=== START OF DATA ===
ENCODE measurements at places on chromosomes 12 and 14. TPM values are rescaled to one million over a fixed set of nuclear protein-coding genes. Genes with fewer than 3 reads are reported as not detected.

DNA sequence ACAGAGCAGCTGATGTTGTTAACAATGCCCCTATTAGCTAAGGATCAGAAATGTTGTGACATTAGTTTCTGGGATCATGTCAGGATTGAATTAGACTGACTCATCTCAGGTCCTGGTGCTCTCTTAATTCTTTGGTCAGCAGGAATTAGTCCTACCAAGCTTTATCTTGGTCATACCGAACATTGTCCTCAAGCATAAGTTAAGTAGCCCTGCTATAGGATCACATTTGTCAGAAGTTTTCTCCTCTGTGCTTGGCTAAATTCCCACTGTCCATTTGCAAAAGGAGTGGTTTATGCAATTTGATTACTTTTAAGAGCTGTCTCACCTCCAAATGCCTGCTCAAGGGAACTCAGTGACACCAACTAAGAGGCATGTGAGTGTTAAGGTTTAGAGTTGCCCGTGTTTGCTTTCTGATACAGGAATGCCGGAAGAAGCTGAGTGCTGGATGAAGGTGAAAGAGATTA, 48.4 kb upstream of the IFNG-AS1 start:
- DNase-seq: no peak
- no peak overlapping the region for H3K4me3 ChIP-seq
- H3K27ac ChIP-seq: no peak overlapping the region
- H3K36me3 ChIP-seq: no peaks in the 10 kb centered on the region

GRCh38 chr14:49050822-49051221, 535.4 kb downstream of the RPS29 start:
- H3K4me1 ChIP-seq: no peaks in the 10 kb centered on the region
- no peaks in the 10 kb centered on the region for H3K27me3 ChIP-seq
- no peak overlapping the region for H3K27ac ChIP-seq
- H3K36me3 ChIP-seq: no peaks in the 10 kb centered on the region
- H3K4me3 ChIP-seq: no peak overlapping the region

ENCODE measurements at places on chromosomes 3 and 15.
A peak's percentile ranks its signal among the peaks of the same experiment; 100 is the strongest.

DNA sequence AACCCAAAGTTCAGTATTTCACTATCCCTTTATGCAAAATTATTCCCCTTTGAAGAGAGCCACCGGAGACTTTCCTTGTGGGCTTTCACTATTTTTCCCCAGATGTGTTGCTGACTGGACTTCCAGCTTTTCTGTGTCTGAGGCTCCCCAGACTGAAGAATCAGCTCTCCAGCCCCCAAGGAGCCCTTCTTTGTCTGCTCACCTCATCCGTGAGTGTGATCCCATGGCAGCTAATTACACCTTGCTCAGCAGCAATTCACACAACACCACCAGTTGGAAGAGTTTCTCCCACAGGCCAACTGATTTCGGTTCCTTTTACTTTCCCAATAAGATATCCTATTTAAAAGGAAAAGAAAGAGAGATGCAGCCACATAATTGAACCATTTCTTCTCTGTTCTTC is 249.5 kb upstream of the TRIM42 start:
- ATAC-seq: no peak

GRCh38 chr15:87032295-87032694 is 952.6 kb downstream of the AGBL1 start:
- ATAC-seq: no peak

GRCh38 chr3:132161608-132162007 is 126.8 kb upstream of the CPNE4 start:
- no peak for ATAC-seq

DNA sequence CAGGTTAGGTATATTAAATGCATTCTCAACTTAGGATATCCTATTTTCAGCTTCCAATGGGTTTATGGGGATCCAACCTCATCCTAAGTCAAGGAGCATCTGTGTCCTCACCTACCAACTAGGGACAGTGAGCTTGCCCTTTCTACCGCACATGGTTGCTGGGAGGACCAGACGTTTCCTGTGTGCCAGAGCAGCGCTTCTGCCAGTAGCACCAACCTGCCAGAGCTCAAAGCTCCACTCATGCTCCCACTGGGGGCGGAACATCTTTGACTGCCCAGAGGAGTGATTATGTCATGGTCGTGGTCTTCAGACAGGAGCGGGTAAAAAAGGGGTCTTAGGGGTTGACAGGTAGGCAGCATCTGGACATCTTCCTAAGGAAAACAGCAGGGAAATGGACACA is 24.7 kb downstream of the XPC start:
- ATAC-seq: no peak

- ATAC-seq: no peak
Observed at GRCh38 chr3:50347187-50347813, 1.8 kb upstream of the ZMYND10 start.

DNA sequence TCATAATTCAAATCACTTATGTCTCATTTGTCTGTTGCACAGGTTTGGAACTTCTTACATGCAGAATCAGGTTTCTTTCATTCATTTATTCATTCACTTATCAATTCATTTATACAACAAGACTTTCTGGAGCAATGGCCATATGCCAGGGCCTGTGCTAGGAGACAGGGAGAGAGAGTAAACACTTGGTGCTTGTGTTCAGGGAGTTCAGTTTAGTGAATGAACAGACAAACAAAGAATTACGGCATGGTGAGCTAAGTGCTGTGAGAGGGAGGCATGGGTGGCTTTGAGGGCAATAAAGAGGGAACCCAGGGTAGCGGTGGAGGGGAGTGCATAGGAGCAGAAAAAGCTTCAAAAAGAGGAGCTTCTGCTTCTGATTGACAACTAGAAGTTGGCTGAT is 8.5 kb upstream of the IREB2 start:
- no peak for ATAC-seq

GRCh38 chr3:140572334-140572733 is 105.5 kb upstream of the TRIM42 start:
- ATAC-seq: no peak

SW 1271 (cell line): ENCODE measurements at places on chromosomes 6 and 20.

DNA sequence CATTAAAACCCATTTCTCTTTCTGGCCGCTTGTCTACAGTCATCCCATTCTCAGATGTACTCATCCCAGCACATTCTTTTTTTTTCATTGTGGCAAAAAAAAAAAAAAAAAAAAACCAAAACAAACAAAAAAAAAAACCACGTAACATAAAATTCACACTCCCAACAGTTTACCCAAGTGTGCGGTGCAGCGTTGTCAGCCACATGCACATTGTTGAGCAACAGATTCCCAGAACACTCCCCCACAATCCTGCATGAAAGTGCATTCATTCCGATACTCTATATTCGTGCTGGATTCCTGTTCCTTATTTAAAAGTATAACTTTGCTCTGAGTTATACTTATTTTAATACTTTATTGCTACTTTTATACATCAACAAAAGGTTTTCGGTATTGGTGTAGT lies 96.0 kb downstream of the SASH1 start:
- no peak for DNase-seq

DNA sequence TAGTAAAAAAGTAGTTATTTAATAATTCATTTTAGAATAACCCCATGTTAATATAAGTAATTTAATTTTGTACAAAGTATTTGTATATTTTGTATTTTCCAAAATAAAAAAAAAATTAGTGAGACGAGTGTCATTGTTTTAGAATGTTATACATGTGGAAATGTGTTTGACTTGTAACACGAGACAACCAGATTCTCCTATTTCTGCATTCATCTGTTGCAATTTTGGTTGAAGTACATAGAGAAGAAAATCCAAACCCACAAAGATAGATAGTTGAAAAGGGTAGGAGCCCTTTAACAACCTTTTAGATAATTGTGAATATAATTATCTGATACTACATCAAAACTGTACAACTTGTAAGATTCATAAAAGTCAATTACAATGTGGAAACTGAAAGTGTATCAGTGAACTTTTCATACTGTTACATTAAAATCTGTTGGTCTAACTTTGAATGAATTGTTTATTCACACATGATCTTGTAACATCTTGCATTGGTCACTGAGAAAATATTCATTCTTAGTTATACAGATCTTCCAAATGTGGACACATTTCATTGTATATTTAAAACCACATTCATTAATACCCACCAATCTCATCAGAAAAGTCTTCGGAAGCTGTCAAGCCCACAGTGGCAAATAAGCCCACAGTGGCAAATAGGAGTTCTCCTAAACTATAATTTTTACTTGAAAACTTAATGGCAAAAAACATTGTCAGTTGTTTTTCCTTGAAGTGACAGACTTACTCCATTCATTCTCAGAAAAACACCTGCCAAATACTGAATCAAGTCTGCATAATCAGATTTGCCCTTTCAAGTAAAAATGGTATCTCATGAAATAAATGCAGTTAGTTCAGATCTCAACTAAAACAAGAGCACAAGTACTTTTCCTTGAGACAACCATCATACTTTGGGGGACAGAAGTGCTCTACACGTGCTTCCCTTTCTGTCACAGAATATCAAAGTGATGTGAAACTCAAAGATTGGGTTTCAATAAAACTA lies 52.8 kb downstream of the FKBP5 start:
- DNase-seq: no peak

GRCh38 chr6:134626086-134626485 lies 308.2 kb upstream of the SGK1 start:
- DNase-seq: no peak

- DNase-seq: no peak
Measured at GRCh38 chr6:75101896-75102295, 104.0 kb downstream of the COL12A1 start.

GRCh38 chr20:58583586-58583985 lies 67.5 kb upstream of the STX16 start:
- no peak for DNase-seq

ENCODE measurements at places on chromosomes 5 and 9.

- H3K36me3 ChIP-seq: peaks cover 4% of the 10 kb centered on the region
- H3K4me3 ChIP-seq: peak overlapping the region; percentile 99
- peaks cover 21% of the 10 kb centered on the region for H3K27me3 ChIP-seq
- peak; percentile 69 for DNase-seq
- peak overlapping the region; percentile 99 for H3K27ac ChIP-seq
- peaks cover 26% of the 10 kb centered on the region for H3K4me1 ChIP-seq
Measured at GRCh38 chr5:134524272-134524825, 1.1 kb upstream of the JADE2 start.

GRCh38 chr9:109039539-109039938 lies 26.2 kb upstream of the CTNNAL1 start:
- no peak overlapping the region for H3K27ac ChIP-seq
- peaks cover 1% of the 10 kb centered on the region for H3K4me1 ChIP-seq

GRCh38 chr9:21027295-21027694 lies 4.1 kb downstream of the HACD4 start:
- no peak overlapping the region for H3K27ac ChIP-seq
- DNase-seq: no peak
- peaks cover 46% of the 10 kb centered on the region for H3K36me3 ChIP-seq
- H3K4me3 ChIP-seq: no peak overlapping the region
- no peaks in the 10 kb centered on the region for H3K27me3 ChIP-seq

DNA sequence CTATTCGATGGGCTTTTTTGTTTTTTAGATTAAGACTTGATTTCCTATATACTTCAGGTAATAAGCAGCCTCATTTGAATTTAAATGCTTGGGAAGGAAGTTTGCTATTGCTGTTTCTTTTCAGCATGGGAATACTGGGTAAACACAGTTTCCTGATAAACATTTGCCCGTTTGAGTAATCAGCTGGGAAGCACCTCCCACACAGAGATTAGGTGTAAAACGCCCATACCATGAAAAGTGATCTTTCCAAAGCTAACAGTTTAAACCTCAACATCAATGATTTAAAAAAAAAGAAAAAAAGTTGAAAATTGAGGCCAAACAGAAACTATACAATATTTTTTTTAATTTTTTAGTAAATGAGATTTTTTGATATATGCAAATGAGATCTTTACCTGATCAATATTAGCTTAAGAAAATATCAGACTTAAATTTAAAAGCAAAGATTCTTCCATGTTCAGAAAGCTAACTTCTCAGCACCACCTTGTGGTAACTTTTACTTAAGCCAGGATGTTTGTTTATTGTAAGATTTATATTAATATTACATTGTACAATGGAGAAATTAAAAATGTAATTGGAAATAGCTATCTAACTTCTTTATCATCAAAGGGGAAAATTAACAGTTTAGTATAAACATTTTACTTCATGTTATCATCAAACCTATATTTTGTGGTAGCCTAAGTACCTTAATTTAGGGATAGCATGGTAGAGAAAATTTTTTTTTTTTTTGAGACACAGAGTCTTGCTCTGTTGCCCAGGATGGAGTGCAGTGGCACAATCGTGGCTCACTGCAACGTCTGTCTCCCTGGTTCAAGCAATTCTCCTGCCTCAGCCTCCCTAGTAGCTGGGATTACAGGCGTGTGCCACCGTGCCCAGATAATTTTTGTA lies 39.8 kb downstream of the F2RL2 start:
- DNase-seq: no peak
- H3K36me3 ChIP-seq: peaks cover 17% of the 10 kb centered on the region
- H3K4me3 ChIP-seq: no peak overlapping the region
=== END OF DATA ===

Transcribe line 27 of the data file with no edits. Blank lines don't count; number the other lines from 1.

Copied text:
GRCh38 chr3:140572334-140572733 is 105.5 kb upstream of the TRIM42 start: